The ballroom at Cheyenne Mountain Resort took on a rosy hue as more than 300 scarlet-clad guests entered the annual American Heart Association Go Red for Women luncheon on Sept. 22.
Many women had participated in the morning's heart and stroke screenings and educational sessions.
It's vitally important, said co-chairwomen Sue Minero and Robin Patterson, because heart disease is the top cause of death for women in the United States, and almost two-thirds of those who died had no symptoms.
One of the day's cheerleaders in red was Kathleen Saltmarsh-Voss, executive director of the local chapters of the American Heart and the American Stroke associations. It was one of her first major outings in a wheelchair, as she is is recovering from a June 3 accident. A trailer at an outdoors event had backed over her, trapping both legs. She suffered eight breaks, is slowly learning to walk again and is just regaining her appetite. She told friends she has learned first-hand the difficulties faced by those with disabilities.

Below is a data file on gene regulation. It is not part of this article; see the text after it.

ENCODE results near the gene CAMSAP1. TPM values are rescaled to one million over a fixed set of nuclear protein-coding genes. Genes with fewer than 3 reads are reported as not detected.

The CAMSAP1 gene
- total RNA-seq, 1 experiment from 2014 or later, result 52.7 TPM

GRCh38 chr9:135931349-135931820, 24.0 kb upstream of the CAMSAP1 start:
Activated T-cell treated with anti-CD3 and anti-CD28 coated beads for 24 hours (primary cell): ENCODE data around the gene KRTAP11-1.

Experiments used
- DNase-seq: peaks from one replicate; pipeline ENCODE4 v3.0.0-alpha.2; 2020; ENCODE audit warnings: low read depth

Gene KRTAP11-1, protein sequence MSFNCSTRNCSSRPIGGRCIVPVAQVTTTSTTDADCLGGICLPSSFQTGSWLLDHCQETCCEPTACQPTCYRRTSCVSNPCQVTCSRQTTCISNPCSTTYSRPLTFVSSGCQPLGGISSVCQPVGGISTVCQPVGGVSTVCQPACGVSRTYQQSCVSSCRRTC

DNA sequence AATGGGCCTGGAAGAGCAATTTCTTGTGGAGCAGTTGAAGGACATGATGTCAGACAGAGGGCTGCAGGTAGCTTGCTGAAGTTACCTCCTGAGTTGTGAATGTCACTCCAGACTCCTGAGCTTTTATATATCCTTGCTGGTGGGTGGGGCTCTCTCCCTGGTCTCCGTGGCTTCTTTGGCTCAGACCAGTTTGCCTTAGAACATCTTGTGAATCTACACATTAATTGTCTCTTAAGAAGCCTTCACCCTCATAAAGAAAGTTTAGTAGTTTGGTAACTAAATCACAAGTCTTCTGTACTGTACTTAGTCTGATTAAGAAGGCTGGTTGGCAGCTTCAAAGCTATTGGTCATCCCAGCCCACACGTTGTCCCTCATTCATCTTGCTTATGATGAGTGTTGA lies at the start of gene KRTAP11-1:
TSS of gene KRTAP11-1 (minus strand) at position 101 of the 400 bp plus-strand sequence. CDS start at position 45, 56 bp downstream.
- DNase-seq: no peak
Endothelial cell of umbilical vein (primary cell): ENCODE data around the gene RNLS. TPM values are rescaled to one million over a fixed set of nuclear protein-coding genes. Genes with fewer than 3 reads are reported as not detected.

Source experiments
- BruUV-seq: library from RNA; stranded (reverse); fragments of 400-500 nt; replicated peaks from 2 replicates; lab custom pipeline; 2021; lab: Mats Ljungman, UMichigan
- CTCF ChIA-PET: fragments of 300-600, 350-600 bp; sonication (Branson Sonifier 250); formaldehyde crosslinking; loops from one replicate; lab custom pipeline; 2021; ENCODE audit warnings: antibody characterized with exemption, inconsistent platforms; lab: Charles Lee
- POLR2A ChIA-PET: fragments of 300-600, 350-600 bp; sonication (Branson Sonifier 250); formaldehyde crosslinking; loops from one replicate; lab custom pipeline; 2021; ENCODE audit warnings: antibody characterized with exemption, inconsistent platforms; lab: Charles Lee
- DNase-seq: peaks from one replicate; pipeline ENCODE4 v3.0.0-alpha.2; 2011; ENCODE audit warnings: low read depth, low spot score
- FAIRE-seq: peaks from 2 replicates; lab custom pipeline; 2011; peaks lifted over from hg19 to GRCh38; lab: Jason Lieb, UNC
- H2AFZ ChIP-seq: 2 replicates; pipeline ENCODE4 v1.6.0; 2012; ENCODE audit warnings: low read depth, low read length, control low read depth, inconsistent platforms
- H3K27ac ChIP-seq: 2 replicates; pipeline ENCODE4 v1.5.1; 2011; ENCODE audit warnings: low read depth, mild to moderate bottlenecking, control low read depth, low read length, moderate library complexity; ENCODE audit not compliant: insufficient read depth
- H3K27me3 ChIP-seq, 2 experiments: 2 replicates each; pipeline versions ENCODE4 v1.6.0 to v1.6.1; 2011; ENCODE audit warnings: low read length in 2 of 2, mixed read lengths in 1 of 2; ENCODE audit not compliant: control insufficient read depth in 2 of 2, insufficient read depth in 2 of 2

Along with other guests, Saltmarsh-Voss was moved by the story of featured survivor Jenna Bell. The active mother of two young children was diagnosed with heart disease at age 23. She wasn't married then and didn't have children but now has "so much to live for." Her magic date was Feb. 6, 2016, when it was finally her time for a heart transplant. "That woman died so I could live, and I'm not going to let her down," Bell said.
Tears came as she told how heart transplants often last only 12 years, when "my kids will be 15 and 13. I'll miss all the big events in their lives, and I'm not willing to leave." Is an answer waiting in a research lab? She wondered aloud, asking those present to donate. "Help me be here," she softly challenged.
More than $24,000 was raised, earning donors red boas delivered by Colorado Springs firefighters, Air Force Academy Prep School cadet candidates and college nursing students.
The motivational keynote speaker, "Survivor: Nicaragua" finalist Holly Hoffman, had her own challenge, encouraging the other women in red to put themselves first. "We put ourselves in the back of the line when we should be in the front. Take time for yourself." Hoffman survived the rigors of the show and is now "going to make it my mission to be a real-world survivor."
More photos: gazette.com/life/around-town